Reversing the risk of heart failure, creating the first sensory interneurons from stem cells and are molecular scissors responsible for immune reactions?
(Psychology Today, 1/8/2018, Christopher Bergland)
Have you seen the parking lot at the gym this time of year? It’s packed! That’s because most people list living a healthier lifestyle as one of their New Year’s resolutions. Heart disease is the number one cause of death in the United States for both men and women. CDC statistics show that approximately 610,000 people in the U.S. die of heart disease every year. This is the equivalent of one out of every four deaths. Despite these grim statistics, there is some good news. Even people in middle age—who have been living a sedentary life for decades—can reverse their risk of heart failure by kick-starting a fitness regime. According to the Institute for Exercise and Environmental Medicine researchers, men and women who began a robust fitness routine in middle age were able to reverse the damage of a sedentary lifestyle by improving the elasticity of their hearts. This prevented the risk of future heart failure.
(Science News, 1/9/2018, Tina Hesman Saey)
The body’s own immune system could thwart some efforts to develop gene therapies based on the trendy genome-editing tool called CRISPR-Cas9. About 79 percent of 34 blood donors tested had antibodies against the Cas9 protein from Staphylococcus aureus bacteria, Stanford University researchers report January 5 at bioRxiv.org. About 65 percent of donors had antibodies against the Cas9 protein from Streptococcus pyogenes. The immune reactions may be a technical glitch that researchers will need to work around, but probably aren’t a safety concern as long as cells are edited in lab dishes rather than in the body.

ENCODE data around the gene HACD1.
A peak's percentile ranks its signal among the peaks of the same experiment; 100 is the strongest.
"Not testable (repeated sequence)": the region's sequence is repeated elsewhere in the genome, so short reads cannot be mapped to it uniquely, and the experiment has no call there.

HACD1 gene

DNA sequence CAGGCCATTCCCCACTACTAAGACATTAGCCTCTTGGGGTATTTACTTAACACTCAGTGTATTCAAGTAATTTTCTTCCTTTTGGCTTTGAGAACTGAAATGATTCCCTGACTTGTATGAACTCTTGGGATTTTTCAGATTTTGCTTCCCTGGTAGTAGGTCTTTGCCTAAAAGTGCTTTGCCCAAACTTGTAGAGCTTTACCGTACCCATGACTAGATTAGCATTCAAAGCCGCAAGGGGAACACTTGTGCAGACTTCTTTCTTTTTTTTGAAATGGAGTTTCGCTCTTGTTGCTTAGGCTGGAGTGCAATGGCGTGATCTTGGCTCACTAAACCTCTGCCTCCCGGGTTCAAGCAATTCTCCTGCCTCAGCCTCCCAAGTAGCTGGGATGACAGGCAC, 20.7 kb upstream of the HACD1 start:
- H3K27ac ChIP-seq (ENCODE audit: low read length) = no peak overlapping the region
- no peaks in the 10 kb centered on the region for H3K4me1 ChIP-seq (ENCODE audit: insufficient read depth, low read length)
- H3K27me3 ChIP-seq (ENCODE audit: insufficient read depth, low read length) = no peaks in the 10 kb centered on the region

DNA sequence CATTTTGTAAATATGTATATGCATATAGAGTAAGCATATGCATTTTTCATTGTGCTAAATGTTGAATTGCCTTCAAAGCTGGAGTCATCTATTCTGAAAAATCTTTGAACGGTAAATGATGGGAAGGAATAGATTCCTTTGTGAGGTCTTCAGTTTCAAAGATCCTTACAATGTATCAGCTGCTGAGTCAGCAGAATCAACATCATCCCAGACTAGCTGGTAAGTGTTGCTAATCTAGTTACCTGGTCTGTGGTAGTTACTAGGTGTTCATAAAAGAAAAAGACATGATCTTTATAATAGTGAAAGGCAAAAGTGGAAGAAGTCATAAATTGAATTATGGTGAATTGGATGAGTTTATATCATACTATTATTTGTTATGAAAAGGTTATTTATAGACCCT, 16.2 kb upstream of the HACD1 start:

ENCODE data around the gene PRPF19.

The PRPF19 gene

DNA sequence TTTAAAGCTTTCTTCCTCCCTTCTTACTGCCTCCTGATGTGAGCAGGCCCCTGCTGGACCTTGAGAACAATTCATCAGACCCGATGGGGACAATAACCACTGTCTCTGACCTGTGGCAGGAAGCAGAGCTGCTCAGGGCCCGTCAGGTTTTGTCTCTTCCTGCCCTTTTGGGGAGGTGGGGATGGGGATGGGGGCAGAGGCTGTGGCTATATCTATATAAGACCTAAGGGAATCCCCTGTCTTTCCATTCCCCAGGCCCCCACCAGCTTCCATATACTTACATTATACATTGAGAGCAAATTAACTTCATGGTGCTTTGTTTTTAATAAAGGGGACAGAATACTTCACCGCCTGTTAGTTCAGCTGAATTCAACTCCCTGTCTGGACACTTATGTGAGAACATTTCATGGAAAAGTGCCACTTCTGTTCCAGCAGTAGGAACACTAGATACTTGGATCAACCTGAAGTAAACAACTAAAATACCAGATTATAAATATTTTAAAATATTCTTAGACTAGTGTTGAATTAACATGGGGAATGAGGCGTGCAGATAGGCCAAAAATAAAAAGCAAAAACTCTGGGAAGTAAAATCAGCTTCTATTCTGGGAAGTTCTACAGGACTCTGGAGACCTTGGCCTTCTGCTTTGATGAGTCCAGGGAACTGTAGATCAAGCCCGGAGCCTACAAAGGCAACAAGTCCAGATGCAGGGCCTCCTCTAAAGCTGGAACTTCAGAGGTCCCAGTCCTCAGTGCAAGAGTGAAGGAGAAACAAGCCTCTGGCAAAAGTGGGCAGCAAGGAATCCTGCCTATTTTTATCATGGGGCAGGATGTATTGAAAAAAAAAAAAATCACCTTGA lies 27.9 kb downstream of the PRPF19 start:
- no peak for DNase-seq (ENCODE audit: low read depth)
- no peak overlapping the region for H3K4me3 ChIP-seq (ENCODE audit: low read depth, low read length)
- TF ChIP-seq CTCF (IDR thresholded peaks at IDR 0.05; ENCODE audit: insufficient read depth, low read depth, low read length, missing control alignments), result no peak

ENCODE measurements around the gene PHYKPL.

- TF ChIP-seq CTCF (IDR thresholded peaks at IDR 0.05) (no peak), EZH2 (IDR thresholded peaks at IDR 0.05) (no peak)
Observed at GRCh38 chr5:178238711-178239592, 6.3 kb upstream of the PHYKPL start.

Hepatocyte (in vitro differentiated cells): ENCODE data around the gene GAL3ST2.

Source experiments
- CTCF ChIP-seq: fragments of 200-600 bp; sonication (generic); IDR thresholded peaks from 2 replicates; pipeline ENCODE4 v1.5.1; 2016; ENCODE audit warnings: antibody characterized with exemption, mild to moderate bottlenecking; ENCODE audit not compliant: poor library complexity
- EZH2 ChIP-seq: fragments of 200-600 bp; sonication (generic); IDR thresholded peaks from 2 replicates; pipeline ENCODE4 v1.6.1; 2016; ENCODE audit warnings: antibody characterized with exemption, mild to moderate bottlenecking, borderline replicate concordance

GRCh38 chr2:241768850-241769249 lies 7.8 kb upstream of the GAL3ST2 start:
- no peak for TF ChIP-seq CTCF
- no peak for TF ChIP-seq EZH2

(UCLA Newsroom, 1/11/2018, Sarah C.P. Williams)
Researchers at the Eli and Edythe Broad Center of Regenerative Medicine and Stem Cell Research at UCLA have, for the first time, coaxed human stem cells to become sensory interneurons — the cells that give us our sense of touch. The new protocol could be a step toward stem cell–based therapies to restore sensation in paralyzed people who have lost feeling in parts of their body. Sensory interneurons, a class of neurons in the spinal cord, are responsible for relaying information from throughout the body to the central nervous system, which enables the sense of touch. The lack of a sense of touch greatly affects people who are paralyzed. For example, they often cannot feel the touch of another person, and the inability to feel pain leaves them susceptible to burns from inadvertent contact with a hot surface.
—Compiled by Social Media Specialist Jillian Scola